Satoshi Kon's hallucinatory anime masterpiece Perfect Blue begins a 20th anniversary run at Metrograph today. The riveting and paranoid psychological thriller follows Mima, a J-Pop star turned actress who reckons with self-loathing, stalkers, and her coworkers' sudden murders after an attempt to take her career to the next level. Part DePalma psychodramatic sleaze, part giallo, Perfect Blue's horror finds itself located in the nexus of identity, performance, and voyeurism that drags its main character's sense of self down into hell.
The animation is fluid and beautiful, with a flat color palette that makes Mimi's navigation of her deteriorating mental state feel all the more alienating and untrustworthy. While budget constraints pushed Kon to develop the story as an animated feature instead of live-action, the style that emerges as a result of the compromise in medium proved to serve the blurring of reality with traumatic imagination central to the film.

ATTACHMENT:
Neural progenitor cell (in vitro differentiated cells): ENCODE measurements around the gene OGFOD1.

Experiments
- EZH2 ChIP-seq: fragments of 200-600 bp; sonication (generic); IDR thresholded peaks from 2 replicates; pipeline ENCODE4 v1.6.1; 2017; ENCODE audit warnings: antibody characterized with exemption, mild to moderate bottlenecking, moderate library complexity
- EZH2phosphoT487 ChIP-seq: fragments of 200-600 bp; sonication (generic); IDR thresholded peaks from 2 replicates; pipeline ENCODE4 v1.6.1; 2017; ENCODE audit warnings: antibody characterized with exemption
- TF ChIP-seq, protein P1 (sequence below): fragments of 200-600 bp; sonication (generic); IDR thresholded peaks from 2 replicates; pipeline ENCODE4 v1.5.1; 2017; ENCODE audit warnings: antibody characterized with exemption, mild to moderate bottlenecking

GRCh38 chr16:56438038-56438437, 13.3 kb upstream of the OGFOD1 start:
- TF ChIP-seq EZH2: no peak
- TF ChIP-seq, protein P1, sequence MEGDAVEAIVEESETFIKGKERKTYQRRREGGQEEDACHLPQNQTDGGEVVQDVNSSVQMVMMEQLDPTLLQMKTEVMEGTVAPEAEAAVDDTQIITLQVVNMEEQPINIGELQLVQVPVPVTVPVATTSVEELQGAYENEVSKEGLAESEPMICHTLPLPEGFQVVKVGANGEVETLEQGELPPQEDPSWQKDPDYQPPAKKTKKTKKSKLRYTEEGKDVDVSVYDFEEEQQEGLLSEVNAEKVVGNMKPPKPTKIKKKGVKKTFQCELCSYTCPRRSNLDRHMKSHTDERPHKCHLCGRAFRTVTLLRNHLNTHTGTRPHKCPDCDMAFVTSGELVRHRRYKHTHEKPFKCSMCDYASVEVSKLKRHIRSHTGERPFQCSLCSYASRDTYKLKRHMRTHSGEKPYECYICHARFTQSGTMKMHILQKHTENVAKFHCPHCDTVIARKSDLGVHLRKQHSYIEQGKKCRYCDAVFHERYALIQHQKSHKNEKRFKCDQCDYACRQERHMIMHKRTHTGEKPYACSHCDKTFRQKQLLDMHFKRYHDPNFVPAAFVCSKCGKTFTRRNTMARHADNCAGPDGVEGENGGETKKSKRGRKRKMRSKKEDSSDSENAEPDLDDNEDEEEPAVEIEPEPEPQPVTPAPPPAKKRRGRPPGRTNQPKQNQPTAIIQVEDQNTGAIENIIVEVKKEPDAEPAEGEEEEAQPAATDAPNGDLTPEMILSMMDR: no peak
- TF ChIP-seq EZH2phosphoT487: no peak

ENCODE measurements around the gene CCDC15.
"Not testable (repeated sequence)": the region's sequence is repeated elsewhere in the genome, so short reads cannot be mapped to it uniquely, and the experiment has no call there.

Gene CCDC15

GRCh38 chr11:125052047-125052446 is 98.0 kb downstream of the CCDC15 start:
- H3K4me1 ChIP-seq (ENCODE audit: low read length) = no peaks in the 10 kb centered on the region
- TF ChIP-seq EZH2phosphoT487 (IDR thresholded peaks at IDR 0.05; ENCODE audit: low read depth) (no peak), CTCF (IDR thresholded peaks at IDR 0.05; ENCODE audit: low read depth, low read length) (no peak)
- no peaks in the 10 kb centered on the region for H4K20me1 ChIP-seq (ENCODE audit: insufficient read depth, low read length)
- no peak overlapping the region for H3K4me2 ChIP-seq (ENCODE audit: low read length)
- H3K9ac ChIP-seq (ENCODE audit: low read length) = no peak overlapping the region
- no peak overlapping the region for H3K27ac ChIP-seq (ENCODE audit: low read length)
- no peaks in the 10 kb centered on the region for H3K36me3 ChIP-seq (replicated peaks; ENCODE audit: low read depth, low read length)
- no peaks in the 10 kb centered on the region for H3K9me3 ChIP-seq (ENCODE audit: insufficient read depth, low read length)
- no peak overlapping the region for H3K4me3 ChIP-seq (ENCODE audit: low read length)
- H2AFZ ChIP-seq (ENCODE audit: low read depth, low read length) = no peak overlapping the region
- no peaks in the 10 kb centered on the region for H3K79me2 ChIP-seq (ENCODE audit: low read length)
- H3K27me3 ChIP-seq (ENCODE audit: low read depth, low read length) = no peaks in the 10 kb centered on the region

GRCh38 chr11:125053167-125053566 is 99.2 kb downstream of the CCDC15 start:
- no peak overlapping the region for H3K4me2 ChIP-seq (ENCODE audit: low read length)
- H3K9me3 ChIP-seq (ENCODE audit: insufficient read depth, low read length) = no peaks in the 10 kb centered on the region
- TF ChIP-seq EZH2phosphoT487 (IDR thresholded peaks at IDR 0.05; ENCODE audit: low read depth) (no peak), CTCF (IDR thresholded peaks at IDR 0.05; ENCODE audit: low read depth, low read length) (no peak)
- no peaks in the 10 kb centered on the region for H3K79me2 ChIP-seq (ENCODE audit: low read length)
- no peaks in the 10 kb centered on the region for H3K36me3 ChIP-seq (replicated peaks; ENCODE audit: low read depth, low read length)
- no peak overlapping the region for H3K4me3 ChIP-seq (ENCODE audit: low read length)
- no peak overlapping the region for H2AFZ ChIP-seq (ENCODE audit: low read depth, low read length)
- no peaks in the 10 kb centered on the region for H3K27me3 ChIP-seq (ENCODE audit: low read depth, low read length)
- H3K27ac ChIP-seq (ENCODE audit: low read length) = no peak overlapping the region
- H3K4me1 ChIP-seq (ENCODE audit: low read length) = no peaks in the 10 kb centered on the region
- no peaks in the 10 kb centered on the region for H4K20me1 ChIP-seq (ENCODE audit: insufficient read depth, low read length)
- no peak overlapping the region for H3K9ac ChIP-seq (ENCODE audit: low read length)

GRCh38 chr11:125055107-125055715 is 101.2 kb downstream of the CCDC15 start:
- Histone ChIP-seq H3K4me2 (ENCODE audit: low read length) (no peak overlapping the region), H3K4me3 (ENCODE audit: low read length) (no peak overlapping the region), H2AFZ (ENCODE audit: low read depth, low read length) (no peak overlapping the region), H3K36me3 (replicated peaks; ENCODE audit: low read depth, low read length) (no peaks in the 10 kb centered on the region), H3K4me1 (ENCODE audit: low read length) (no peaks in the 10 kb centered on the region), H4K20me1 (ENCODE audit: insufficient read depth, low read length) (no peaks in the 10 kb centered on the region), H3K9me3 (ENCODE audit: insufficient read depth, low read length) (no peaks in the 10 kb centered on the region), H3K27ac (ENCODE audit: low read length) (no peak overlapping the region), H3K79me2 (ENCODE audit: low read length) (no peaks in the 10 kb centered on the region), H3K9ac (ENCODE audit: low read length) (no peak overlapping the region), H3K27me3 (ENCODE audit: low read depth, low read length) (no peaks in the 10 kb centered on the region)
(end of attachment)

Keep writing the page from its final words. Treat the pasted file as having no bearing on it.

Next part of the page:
The concept of fame – who embodies it, how it's achieved, and what it entails – has evolved significantly in the two decades since Perfect Blue was released. If anything, we've surpassed the film's depiction of the horrors of celebrity to enter a space of even more complex identity crisis. Revisiting Kon's nightmare on the big screen in 2018 feels both urgent and haunting.